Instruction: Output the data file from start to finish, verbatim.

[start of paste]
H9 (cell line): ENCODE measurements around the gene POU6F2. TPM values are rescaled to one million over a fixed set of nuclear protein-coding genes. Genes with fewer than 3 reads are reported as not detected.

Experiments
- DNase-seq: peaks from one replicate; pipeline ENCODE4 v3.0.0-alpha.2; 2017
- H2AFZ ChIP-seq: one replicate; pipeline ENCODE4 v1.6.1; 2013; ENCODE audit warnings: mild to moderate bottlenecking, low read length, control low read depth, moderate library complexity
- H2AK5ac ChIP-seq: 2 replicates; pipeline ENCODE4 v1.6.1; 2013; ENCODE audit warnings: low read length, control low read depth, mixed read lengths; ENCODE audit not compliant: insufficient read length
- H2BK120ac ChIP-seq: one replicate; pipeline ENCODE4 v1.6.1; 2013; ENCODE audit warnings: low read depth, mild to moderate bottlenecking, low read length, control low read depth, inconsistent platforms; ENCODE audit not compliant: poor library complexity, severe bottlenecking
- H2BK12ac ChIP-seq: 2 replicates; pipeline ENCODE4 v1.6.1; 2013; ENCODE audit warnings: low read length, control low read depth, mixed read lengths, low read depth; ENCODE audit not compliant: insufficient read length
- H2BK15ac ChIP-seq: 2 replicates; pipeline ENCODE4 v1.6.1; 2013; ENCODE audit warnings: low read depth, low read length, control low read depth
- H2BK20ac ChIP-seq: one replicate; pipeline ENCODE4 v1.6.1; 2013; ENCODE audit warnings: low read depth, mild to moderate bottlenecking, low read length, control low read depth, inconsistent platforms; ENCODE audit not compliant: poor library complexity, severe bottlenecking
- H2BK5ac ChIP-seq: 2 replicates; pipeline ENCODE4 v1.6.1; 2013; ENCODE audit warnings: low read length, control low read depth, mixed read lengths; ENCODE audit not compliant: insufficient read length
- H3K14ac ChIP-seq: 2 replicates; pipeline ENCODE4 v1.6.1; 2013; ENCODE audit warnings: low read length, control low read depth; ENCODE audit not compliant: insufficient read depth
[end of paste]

H9 (cell line): ENCODE measurements around the gene POU6F2. TPM values are rescaled to one million over a fixed set of nuclear protein-coding genes. Genes with fewer than 3 reads are reported as not detected.

Experiments
- DNase-seq: peaks from one replicate; pipeline ENCODE4 v3.0.0-alpha.2; 2017
- H2AFZ ChIP-seq: one replicate; pipeline ENCODE4 v1.6.1; 2013; ENCODE audit warnings: mild to moderate bottlenecking, low read length, control low read depth, moderate library complexity
- H2AK5ac ChIP-seq: 2 replicates; pipeline ENCODE4 v1.6.1; 2013; ENCODE audit warnings: low read length, control low read depth, mixed read lengths; ENCODE audit not compliant: insufficient read length
- H2BK120ac ChIP-seq: one replicate; pipeline ENCODE4 v1.6.1; 2013; ENCODE audit warnings: low read depth, mild to moderate bottlenecking, low read length, control low read depth, inconsistent platforms; ENCODE audit not compliant: poor library complexity, severe bottlenecking
- H2BK12ac ChIP-seq: 2 replicates; pipeline ENCODE4 v1.6.1; 2013; ENCODE audit warnings: low read length, control low read depth, mixed read lengths, low read depth; ENCODE audit not compliant: insufficient read length
- H2BK15ac ChIP-seq: 2 replicates; pipeline ENCODE4 v1.6.1; 2013; ENCODE audit warnings: low read depth, low read length, control low read depth
- H2BK20ac ChIP-seq: one replicate; pipeline ENCODE4 v1.6.1; 2013; ENCODE audit warnings: low read depth, mild to moderate bottlenecking, low read length, control low read depth, inconsistent platforms; ENCODE audit not compliant: poor library complexity, severe bottlenecking
- H2BK5ac ChIP-seq: 2 replicates; pipeline ENCODE4 v1.6.1; 2013; ENCODE audit warnings: low read length, control low read depth, mixed read lengths; ENCODE audit not compliant: insufficient read length
- H3K14ac ChIP-seq: 2 replicates; pipeline ENCODE4 v1.6.1; 2013; ENCODE audit warnings: low read length, control low read depth; ENCODE audit not compliant: insufficient read depth